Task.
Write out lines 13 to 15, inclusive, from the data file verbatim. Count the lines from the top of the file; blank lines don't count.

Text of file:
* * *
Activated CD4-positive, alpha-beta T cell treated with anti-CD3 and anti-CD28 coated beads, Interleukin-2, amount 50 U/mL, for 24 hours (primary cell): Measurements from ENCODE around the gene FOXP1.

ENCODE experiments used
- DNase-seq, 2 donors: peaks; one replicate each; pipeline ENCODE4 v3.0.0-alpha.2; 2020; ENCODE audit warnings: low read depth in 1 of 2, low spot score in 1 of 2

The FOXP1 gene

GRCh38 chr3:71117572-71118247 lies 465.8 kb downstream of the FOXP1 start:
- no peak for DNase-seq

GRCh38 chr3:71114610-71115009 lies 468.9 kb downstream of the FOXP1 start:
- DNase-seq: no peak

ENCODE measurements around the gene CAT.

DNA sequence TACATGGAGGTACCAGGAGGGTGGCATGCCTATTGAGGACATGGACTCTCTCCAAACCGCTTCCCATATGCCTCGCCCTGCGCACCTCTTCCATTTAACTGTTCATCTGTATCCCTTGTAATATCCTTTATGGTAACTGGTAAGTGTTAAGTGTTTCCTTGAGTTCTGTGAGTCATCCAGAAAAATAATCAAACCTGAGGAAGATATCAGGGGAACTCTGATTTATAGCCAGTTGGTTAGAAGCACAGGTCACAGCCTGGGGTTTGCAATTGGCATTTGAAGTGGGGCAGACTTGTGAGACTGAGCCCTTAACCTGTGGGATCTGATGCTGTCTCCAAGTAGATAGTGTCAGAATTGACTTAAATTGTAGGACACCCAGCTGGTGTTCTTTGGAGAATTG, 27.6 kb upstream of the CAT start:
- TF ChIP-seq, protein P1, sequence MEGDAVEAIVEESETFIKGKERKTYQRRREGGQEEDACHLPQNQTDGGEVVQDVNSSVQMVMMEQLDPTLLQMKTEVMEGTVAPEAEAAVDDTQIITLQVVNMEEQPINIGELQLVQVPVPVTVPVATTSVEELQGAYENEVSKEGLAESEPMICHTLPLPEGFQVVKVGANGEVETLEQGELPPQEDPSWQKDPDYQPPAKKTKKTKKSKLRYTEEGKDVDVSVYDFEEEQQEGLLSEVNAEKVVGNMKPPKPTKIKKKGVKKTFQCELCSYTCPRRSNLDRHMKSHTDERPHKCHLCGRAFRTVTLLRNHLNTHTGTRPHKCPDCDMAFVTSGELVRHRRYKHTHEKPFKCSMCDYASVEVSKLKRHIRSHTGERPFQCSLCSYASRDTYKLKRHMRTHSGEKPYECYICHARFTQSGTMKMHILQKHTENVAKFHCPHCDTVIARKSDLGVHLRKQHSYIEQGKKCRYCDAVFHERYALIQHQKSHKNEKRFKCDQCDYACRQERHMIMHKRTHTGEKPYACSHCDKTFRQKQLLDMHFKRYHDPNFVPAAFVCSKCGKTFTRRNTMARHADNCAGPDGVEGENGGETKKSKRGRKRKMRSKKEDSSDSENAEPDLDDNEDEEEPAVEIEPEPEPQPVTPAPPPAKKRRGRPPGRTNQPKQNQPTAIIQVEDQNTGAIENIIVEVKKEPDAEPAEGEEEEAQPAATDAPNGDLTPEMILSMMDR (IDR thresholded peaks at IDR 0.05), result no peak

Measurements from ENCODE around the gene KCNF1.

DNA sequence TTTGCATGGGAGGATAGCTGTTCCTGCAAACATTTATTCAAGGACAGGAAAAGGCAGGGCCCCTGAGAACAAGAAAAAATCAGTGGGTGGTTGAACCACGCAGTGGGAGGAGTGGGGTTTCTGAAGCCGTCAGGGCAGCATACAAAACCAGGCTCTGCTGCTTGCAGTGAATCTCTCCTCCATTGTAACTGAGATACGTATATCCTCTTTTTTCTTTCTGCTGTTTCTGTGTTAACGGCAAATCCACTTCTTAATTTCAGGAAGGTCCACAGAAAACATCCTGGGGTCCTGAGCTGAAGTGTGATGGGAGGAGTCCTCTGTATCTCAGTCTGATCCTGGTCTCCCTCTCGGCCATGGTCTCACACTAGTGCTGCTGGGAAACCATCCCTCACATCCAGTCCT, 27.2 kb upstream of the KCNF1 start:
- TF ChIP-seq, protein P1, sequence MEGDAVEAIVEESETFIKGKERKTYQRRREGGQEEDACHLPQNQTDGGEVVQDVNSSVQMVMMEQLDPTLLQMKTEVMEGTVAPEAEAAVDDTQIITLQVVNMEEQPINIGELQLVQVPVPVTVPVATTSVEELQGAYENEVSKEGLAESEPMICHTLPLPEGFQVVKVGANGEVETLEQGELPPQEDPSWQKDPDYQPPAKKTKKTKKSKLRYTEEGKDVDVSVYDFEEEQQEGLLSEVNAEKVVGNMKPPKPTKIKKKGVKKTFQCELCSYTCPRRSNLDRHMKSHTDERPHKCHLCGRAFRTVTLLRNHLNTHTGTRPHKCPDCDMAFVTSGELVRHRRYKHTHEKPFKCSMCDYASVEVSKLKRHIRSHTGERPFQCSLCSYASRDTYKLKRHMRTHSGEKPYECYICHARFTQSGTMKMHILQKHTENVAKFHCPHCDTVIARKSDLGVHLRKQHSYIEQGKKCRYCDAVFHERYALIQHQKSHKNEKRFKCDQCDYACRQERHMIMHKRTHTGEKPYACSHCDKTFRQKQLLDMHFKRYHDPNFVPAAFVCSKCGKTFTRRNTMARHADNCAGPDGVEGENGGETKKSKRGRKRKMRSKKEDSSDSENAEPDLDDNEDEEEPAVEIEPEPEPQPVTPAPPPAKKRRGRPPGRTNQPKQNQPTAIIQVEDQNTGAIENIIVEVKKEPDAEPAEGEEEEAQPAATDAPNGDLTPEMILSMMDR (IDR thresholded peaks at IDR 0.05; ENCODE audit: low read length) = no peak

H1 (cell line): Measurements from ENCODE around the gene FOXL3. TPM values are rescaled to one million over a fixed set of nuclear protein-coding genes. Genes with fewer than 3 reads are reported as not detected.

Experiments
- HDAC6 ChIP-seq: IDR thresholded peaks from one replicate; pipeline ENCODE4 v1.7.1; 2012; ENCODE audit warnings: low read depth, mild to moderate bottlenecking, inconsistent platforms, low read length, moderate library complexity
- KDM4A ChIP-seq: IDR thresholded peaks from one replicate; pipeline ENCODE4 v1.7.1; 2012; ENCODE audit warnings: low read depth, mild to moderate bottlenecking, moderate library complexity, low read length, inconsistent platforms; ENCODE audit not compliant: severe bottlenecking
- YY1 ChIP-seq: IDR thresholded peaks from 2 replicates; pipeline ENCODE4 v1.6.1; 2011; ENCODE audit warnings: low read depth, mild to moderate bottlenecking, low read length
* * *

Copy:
DNA sequence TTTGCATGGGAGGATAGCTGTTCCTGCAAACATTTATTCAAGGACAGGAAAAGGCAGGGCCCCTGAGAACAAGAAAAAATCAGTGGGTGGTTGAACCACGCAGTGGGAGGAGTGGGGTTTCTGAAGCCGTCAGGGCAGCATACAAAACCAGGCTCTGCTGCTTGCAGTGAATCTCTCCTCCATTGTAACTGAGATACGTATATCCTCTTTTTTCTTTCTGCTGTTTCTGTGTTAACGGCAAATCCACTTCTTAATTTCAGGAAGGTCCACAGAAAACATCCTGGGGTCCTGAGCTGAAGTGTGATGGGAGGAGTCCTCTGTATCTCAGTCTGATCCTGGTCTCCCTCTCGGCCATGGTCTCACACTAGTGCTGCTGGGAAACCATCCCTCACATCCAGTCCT, 27.2 kb upstream of the KCNF1 start:
- TF ChIP-seq, protein P1, sequence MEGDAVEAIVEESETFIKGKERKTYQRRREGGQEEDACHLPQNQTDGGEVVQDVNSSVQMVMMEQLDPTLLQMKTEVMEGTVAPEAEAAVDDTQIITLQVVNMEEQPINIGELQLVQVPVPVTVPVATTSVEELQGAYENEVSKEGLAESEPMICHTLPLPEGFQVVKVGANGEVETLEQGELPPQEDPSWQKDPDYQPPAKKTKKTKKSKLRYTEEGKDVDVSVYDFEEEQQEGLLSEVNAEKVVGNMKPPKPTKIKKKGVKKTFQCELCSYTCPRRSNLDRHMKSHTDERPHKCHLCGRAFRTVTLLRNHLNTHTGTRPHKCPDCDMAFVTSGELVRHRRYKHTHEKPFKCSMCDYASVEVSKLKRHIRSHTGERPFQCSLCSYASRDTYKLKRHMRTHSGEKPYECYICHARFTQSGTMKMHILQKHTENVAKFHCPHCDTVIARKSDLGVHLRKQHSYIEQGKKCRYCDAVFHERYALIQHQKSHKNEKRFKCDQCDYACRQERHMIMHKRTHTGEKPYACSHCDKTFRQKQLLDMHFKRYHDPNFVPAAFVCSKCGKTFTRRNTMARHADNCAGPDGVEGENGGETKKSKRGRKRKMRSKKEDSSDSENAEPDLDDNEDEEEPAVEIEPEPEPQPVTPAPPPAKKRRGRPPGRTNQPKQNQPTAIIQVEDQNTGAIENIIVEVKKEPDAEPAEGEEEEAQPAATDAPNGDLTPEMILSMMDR (IDR thresholded peaks at IDR 0.05; ENCODE audit: low read length) = no peak

H1 (cell line): Measurements from ENCODE around the gene FOXL3. TPM values are rescaled to one million over a fixed set of nuclear protein-coding genes. Genes with fewer than 3 reads are reported as not detected.